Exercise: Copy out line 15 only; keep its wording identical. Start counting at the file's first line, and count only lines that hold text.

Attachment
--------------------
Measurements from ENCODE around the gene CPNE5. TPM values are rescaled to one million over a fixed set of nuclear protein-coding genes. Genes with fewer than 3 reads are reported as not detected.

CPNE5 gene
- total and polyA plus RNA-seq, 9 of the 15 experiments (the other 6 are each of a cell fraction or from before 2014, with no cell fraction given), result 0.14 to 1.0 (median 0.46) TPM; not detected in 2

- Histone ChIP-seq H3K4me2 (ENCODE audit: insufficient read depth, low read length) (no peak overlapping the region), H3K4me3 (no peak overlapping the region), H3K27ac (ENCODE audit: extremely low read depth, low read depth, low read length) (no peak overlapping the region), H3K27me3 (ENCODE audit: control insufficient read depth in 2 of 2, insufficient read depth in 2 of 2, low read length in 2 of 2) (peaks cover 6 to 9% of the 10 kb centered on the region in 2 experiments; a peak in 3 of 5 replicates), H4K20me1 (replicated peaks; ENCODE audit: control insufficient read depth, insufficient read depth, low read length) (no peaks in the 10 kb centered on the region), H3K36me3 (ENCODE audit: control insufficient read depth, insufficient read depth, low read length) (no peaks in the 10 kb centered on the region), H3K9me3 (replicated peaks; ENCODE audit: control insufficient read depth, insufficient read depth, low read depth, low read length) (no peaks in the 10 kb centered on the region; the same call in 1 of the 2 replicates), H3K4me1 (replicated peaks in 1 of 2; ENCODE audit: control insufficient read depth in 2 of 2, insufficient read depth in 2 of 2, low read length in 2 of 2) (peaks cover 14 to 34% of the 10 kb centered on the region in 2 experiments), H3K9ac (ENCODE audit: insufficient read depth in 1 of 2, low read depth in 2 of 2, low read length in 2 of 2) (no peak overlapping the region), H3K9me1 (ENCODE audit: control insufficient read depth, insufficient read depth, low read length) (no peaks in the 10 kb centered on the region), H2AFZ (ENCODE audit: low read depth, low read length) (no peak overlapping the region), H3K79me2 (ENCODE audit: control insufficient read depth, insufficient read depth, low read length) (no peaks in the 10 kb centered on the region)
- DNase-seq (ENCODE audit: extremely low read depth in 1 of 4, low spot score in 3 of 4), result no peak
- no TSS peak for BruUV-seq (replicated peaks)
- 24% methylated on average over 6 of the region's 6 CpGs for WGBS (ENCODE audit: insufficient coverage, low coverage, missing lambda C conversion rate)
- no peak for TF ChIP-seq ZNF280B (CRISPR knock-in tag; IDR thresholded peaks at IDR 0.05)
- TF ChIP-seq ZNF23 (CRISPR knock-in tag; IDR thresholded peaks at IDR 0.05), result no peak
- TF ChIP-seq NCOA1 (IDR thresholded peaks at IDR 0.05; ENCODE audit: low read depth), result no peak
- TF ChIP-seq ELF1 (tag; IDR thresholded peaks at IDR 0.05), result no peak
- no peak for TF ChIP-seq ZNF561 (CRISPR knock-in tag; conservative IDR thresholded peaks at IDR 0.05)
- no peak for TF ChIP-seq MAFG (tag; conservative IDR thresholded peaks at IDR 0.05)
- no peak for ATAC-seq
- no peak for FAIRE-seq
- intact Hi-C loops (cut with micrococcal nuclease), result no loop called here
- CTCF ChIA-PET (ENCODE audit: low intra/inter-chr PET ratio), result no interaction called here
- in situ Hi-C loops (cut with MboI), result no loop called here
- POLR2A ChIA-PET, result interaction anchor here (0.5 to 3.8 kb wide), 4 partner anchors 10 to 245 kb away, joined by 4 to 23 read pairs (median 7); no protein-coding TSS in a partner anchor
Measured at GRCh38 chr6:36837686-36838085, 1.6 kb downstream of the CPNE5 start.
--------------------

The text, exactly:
- no peak for FAIRE-seq